-In 2009, we are launching a versatile and highly variable vehicle: the BMW 5 Series Gran Turismo. It is the near- series implementation of the Progressive Activity Sedan. Once again, we are defining an entirely new segment. For me, the BMW 5 Series Gran Turismo is premium at its most innovative.
Premium is also a matter of design.
Design is and will remain a key factor in people’s buying decision. It is one of the major trends in the automotive future.
We plan to focus strongly on design in the years to come, and plan to continue to be a trendsetter in the area of design. The new BMW Z4, due out in May, is a perfect example of the direction we want to take.
Our strategy’s second pillar: Shaping the Future.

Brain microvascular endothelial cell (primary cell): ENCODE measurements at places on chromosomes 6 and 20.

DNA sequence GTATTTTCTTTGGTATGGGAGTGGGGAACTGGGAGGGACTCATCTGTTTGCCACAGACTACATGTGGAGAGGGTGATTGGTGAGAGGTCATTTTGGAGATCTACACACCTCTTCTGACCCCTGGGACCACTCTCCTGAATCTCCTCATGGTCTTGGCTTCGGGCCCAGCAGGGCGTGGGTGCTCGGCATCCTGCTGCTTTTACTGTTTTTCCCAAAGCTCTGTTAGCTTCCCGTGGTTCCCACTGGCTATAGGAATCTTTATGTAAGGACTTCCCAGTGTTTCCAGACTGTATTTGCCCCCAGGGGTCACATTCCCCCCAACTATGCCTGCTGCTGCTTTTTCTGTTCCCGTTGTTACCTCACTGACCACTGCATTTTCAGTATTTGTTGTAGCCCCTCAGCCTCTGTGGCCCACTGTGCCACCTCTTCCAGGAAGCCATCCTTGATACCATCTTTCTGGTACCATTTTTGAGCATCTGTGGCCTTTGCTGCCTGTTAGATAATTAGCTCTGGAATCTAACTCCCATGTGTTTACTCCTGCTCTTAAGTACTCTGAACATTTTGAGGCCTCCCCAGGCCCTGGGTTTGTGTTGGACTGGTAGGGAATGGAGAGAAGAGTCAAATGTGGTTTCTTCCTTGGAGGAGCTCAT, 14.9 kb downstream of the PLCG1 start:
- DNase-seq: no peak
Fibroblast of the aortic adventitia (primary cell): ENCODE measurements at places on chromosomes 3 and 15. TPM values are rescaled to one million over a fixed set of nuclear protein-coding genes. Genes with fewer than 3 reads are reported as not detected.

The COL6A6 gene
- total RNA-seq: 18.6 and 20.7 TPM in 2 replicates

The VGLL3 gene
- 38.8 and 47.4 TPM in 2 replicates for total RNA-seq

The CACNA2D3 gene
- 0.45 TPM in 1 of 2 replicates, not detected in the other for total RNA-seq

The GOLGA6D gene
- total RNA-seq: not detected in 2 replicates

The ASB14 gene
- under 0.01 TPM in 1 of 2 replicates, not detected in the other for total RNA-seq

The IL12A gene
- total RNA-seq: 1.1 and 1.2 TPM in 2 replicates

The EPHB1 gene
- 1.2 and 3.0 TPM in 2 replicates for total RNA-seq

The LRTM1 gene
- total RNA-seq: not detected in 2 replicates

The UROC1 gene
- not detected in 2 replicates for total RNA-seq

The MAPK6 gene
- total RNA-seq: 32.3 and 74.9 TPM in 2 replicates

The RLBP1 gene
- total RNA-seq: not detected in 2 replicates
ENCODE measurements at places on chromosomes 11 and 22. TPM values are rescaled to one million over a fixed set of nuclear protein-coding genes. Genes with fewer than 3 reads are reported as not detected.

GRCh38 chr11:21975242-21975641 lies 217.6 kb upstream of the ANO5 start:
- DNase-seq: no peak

Shaping the future of the automobile—this can only be achieved by reducing fuel consumption and emissions.
No other car company has reduced emissions as much as the BMW Group.
We even exceeded the ACEA voluntary commitment: Between 1995 and 2008, our EU fleet consumption decreased by 27 percent. And let me add:
-We will also be able to meet the new EU emission performance requirements for 2012 and 2015.
-Excess penalties will not be an issue for the BMW Group.
The Federal Motor Transport Authority has confirmed our lead in the field of emission reduction:
-In Germany, our vehicles’ average fuel consumption is 5.9 liters per 100 kilometers, with CO2 emissions of 158 g/km. The average of all new cars registered in 2008 was 165 g/km.
-But more than that: BMW’s fleet consumption is lower than that of Germany’s major volume manufacturer and on par with that of manufacturers whose portfolios mainly comprise small cars.